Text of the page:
The woman places herself on all fours on the ground, in the posture of the cow ready for the bull’s assault. This is the position of “the cow.”
The boy holds her by the waist in order to take her. He enjoys her from behind, like a bull.
What is generally done between the thighs is in this case done from behind.
In the same fashion, one can imitate other animals, mounting the woman like an ass, playing with her like a cat, attacking like a tiger, stamping like an elephant, pawing the ground like a pig, riding horse-fashion. … So when inspiration is lacking, the boy can find models for his amusement [among the quadrupeds].
The five chapters of Part One of the Kāma Sūtra are about
about the contents
realizing the three aims of life
about common sense
an educated man’s behavior
how a lover can use a go-between
The 10 chapters of Part Two are about How to Make Your Moves:
knowing and feeling the possibility of the moment
the many ways love appears
embraces and caresses
the way people do it in other countries
slaps and sighs
women who are like men
anal intercourse with boys — the third sex
how to behave before and after
variations on intercourse
There are nine chapters of Part Three — Finding a Wife:
deciding to marry
inspiring confidence in the girl
making the first moves on the girl
how to know what she wants by the way she behaves
being a one-man woman
arousing her desire
getting her ready for intercourse
There are two chapters with eight subjects in Part Four — A Wife’s Duty and Opportunities:
loving none but her husband
living in his home
respecting his chief wife
how to behave toward his younger wives
accepting a new wife
dealing with being rejected
how to cope with having many wives
There are six chapters that deal with 10 subjects in Part Five — Having Other Men’s Wives:
building mutual affection between a man and woman
the kind of men women find pleasing
women who can free themselves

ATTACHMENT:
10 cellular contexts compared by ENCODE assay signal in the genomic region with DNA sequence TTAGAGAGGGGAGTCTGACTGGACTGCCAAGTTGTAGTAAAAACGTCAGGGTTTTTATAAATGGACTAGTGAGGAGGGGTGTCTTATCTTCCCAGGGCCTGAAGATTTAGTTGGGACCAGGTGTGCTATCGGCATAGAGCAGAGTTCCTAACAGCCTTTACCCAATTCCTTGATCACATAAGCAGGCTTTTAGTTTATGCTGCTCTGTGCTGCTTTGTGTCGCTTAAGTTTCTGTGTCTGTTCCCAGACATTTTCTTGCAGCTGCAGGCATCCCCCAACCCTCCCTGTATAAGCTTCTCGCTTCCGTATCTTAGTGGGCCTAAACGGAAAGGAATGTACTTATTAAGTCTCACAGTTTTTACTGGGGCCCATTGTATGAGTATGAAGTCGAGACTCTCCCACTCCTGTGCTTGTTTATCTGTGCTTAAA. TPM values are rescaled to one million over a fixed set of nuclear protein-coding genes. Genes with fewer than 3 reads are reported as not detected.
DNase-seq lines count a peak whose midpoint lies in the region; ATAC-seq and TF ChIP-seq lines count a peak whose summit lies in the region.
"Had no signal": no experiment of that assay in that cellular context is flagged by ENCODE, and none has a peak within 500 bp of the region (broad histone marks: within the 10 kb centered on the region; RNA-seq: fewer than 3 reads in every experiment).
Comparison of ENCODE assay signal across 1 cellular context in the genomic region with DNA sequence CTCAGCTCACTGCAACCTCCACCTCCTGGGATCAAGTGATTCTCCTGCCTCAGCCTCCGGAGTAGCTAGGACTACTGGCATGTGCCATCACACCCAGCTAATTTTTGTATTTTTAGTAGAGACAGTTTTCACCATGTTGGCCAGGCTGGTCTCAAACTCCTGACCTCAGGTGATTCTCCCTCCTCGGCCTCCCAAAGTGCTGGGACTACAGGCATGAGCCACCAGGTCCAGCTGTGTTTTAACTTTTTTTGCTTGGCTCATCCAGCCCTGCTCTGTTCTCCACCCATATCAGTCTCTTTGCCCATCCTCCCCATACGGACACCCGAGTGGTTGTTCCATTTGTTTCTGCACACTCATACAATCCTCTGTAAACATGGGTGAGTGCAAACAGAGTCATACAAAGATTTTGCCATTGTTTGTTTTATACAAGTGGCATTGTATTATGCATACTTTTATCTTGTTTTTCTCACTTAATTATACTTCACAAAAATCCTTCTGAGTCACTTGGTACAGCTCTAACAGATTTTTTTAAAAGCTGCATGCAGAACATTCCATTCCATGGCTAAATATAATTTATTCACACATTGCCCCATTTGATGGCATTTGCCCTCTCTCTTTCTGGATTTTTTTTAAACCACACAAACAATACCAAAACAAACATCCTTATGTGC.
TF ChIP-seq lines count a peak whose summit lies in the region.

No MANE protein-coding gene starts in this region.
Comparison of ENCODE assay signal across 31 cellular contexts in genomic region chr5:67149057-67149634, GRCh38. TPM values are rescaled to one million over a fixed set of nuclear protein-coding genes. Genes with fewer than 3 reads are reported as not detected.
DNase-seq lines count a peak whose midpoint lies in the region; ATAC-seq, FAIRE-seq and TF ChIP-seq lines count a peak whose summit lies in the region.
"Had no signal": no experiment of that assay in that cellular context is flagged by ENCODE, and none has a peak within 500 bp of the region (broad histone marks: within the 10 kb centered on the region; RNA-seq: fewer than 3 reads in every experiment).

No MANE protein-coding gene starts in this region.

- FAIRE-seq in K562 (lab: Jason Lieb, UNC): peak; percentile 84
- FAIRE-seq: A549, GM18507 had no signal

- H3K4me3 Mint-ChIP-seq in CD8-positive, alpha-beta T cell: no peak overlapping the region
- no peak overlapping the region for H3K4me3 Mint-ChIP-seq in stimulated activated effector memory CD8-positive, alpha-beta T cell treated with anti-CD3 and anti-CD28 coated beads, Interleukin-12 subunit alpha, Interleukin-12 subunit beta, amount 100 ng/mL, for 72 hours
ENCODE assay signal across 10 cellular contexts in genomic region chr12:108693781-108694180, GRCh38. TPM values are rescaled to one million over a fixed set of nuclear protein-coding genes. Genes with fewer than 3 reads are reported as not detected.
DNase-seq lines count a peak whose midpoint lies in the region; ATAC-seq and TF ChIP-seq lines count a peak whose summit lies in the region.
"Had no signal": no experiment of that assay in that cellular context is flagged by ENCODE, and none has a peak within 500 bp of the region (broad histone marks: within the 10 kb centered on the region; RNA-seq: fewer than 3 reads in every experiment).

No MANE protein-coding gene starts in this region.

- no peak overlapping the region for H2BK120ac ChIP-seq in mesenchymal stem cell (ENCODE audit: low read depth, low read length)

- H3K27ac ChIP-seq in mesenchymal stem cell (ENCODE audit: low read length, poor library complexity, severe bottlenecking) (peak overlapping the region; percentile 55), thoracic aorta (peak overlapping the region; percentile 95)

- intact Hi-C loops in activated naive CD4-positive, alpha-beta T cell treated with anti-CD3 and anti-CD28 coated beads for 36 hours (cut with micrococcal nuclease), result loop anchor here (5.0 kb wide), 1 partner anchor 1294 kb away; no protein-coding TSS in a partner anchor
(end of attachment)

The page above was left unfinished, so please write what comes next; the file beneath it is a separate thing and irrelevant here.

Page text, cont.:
knowing when you can get to know each other
understanding your feelings
paying someone who can get you his wife
dealing with the harem’s guards
There are six chapters that deal with 12 subjects in the Part Six — About High Priced Sex Workers:
about possible customers
why have sex
ways to seduce
behaving like a lover
how to get what you’re looking for
signs you’re losing him
how to reel in the guy who gets away
how to get rid of a lover
starting over again
about the advantages and disadvantages of relationships
different kinds of high-end prostitutes
And there are two chapters that deal with six subjects in Part Seven — Using Magic:
making yourself attractive
improving your sex drive and how to keep going after orgasm
improving your sex organ
how to revive a failing impulse
To fulfill the kāma shāstra, women and men ensured the reproduction of their people through erotic practice. But observing the kāma shāstra also led to something else, something equally profound. At the height of ecstasy, lovemaking transformed itself into mystical insight. In their sexual ecstasies, lovers caught glimpses of the divine. This was the supreme pleasure. In this world, unlike the world of Christians, poverty and deprivation of the senses were not virtues.
For the people of India, the good life, the moral life, was sensuous and luxurious. Luxury made morality possible. It was not something that the very poor could afford. And not everyone could afford to pursue the art of love. Lovers needed to observe the kāma shāstra in comfortable beds, baths, and gardens. They needed to surround themselves with flowers and intoxicating odors, shimmering curtains and lavish decor. They needed tasty foods and stimulating drink. They needed everything that the Stoic Christians of Europe damned as the work of the Devil.
All in all, the Kāma Sūtra was romantic and optimistic about love: “Whether they continue having sexual relations or live chastely together, true love never decreases, even after one hundred years.”
Folks in the West increasingly see a lot of sense in that view.
Written for Lovers' Guide